Tennis Elbow (Lateral Epicondylitis)

Tennis elbow, also known as lateral epicondylitis, is a painful condition that occurs when the tendons on the outside of the elbow become inflamed or damaged.

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Tennis Elbow (Lateral Epicondylitis)
Tennis Elbow (Lateral Epicondylitis)
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Your Guide to Understanding Tennis Elbow (Lateral Epicondylitis)

What is Tennis Elbow (Lateral Epicondylitis)?

Tennis elbow, medically known as lateral epicondylitis, is a common condition characterized by pain and inflammation in the outer part of the elbow. Despite its name, tennis elbow is not limited to tennis players. It can affect anyone who engages in activities involving repetitive motions of the wrist and arm, such as painting, typing, gardening, or playing certain musical instruments.

The condition typically occurs due to an overuse injury, where repeated stress and strain on the tendons that attach to the outside of the elbow lead to small tears and inflammation. The main culprit behind tennis elbow is the extensor carpi radialis brevis muscle, which helps stabilize the wrist during gripping and lifting movements. When this muscle becomes overloaded, it puts excessive strain on the tendon, resulting in pain and discomfort.

How can Chiropractic help treat Tennis Elbow (Lateral Epicondylitis)?

Chiropractic services offer a unique approach to alleviate tennis elbow, also known as lateral epicondylitis. Chiropractors focus on identifying and addressing the underlying causes of the condition, such as joint dysfunctions or muscle imbalances. Through manual adjustments, chiropractors realign the affected joints, reducing stress and tension on the tendons.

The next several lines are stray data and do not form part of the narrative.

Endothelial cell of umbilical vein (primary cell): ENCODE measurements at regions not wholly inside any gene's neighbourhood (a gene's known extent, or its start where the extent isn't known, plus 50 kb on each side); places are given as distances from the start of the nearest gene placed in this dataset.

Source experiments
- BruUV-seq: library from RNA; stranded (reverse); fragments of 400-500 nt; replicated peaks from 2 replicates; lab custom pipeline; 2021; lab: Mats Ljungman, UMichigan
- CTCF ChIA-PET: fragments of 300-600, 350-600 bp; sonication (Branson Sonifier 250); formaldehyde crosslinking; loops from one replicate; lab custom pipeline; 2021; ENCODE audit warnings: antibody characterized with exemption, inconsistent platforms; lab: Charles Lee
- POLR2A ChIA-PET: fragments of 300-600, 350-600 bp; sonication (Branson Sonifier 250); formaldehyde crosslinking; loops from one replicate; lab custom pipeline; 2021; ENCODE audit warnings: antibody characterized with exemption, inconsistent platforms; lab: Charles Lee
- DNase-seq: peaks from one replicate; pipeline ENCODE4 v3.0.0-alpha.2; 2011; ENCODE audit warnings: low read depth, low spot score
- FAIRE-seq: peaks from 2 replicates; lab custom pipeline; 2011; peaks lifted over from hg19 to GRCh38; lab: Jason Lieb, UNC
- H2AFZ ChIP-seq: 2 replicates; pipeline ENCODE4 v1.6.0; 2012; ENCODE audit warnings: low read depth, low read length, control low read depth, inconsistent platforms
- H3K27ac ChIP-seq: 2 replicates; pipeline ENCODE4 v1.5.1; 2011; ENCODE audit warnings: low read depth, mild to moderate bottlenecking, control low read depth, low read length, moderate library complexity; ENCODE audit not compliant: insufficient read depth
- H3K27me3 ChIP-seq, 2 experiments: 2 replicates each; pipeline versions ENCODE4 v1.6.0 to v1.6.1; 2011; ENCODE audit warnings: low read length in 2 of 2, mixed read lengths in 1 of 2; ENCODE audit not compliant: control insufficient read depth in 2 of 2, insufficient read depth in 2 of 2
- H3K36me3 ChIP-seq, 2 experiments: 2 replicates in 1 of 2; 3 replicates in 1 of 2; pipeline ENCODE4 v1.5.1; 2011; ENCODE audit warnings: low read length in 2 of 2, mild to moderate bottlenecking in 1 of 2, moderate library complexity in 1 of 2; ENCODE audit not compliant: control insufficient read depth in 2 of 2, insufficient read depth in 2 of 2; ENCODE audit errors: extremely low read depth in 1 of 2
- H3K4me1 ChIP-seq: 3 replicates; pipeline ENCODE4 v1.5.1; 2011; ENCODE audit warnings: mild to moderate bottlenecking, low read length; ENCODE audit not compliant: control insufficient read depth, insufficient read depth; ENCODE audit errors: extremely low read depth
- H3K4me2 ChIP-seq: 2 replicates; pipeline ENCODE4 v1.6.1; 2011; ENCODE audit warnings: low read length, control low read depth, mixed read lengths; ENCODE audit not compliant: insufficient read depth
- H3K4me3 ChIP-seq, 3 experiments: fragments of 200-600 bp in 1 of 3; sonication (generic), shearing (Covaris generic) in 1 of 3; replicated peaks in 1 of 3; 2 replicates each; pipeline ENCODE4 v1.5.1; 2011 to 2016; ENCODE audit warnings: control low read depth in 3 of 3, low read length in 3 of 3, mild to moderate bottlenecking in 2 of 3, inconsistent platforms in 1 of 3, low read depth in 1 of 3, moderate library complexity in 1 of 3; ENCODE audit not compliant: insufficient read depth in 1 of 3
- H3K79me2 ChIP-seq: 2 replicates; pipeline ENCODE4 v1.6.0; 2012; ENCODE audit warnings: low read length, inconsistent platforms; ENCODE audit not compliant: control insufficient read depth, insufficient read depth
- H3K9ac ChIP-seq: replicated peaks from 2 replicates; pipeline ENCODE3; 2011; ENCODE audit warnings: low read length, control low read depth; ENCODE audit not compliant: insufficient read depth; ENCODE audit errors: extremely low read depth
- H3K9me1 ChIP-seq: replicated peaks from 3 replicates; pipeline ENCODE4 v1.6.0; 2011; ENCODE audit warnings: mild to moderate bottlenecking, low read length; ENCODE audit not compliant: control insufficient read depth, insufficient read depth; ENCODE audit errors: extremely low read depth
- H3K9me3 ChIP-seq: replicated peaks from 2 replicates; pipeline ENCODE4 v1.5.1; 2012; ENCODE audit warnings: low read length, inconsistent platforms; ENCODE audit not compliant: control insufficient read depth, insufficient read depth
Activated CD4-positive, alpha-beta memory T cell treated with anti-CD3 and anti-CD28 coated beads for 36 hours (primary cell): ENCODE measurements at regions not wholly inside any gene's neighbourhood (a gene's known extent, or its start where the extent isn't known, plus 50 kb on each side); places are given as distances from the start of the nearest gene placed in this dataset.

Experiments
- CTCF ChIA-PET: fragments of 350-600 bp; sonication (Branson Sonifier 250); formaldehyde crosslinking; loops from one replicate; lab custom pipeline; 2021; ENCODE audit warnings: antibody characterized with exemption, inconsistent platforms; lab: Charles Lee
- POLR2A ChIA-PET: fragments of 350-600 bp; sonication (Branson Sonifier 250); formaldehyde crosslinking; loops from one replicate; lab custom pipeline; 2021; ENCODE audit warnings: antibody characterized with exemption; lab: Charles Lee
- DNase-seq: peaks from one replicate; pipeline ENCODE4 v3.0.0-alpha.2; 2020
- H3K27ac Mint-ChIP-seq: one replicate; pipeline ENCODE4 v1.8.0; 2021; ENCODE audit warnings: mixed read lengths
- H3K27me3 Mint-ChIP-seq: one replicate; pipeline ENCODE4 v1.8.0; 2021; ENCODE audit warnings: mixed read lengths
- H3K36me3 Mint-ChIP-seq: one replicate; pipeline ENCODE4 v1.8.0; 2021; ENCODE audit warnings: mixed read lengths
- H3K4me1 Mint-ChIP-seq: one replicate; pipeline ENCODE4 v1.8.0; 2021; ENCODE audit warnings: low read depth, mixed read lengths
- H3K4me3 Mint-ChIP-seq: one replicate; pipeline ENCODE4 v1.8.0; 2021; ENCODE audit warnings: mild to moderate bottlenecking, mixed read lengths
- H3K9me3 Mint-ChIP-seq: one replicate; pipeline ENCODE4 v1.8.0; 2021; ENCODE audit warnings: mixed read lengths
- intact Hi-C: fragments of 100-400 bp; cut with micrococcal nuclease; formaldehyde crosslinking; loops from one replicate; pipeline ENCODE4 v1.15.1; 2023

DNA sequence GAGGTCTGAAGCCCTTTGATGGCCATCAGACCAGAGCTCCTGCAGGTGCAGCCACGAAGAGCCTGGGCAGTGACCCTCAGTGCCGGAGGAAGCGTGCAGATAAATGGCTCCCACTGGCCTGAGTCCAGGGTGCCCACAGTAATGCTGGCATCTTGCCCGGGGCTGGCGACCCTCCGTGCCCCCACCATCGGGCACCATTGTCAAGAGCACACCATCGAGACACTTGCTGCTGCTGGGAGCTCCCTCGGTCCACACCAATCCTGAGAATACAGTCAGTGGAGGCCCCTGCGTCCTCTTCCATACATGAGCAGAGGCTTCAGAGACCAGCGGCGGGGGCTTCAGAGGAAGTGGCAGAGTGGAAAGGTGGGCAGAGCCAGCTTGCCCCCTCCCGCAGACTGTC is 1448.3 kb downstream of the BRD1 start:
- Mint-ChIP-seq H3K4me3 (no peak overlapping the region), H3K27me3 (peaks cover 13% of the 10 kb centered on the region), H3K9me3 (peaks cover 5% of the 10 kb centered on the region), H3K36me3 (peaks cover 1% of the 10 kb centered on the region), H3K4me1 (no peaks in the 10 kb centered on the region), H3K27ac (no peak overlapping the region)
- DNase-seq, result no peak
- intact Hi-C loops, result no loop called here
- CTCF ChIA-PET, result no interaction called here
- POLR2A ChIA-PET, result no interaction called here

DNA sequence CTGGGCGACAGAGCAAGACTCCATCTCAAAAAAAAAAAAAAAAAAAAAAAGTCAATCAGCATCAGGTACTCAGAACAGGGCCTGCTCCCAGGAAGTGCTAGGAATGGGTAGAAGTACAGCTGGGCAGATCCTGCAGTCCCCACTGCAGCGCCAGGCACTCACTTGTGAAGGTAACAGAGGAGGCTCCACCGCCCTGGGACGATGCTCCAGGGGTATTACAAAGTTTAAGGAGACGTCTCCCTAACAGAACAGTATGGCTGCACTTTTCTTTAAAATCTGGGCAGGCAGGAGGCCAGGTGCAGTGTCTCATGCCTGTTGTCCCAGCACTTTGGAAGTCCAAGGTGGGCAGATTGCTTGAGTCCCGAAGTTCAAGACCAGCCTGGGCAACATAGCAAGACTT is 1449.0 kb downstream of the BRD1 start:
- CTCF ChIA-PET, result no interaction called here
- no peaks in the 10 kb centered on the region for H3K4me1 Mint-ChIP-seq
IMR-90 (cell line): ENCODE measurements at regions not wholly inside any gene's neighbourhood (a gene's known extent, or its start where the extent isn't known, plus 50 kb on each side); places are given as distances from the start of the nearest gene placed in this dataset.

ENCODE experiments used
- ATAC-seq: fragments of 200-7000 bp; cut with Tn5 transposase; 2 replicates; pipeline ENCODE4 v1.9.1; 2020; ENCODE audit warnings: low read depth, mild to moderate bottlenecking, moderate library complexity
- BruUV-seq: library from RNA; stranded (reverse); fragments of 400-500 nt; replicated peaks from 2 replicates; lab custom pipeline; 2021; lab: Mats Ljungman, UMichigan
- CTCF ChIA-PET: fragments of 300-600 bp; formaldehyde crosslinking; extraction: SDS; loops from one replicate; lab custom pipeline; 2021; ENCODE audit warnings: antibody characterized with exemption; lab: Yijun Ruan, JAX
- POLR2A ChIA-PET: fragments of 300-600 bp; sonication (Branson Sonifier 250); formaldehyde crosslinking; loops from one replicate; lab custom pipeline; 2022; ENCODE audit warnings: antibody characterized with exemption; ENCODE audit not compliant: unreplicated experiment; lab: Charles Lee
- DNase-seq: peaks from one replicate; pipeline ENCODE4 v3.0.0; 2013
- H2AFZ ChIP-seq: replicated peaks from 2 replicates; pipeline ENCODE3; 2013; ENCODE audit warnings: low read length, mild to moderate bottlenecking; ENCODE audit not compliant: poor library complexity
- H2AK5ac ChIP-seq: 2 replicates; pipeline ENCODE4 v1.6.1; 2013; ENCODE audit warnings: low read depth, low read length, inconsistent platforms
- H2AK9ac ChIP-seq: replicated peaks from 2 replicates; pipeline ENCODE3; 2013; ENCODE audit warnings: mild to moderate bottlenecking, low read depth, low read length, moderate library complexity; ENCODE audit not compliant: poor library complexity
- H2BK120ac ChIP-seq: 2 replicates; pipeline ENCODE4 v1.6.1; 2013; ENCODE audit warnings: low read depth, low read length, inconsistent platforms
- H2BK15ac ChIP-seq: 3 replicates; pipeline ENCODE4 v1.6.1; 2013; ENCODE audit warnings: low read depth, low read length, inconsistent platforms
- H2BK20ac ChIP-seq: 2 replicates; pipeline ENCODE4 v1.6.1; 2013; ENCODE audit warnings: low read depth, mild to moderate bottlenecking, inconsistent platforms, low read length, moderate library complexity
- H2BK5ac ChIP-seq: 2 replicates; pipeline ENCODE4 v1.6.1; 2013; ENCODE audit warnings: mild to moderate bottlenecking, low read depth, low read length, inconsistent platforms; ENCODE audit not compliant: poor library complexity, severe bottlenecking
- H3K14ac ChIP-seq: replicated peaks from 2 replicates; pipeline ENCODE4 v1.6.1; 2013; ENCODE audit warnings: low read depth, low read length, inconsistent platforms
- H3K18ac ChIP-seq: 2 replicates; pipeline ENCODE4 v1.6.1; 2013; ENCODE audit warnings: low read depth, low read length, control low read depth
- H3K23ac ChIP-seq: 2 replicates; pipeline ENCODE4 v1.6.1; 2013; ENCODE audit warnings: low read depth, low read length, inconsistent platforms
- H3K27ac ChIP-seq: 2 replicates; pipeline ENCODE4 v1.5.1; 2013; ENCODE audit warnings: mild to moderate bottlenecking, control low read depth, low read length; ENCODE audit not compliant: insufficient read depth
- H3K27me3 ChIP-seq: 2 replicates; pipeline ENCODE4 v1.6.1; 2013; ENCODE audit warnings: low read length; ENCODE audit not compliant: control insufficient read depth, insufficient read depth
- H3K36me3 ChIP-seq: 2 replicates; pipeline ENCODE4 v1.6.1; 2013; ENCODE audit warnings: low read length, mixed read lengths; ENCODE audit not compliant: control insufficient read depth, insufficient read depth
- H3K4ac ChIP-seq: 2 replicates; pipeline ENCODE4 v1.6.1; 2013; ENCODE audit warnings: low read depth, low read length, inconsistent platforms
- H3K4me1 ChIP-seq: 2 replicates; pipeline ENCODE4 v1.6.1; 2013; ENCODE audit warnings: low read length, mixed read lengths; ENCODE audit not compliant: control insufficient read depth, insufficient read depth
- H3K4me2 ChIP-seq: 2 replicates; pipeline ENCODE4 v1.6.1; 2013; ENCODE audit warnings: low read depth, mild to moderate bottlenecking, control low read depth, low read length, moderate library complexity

They may also use techniques like soft tissue therapy, such as Graston or trigger point therapy, to break up scar tissue and promote healing in the affected area. Additionally, chiropractors provide exercises and stretches to improve flexibility, strength, and overall function of the elbow. By taking a comprehensive approach, chiropractic care can effectively alleviate pain and promote recovery from tennis elbow.

What causes Tennis Elbow (Lateral Epicondylitis)?

Tennis elbow, also known as lateral epicondylitis, is typically caused by repetitive movements and overuse of the muscles and tendons in the forearm. The condition commonly occurs when these tendons, which attach to the outer part of the elbow, become strained or damaged.

Activities that involve repetitive wrist and arm movements, such as playing tennis, painting, typing, gardening, or using certain tools, can contribute to the development of tennis elbow. The repeated stress and strain placed on the tendons can lead to small tears and inflammation.

What treatments might help Tennis Elbow (Lateral Epicondylitis)?

Treatment for tennis elbow, or lateral epicondylitis, aims to reduce pain, promote healing, and restore function. Here are some common approaches that can help improve this condition:

  • Rest and Modification of Activities: Giving your affected arm and elbow adequate rest is crucial. Avoid activities that exacerbate the pain or put strain on the tendon. Modifying your technique or using proper equipment when engaging in repetitive motions can also help prevent further injury.
  • Pain Management: Over-the-counter pain medications like acetaminophen or nonsteroidal anti-inflammatory drugs (NSAIDs) may help alleviate pain and reduce inflammation. Topical analgesics or ice packs applied to the affected area can also provide temporary relief.
  • Physical Therapy: Working with a physiotherapist can be beneficial. They can guide you through specific exercises to strengthen the forearm muscles, improve flexibility, and enhance overall joint function. They may also use techniques such as ultrasound, massage, or electrical stimulation to promote healing.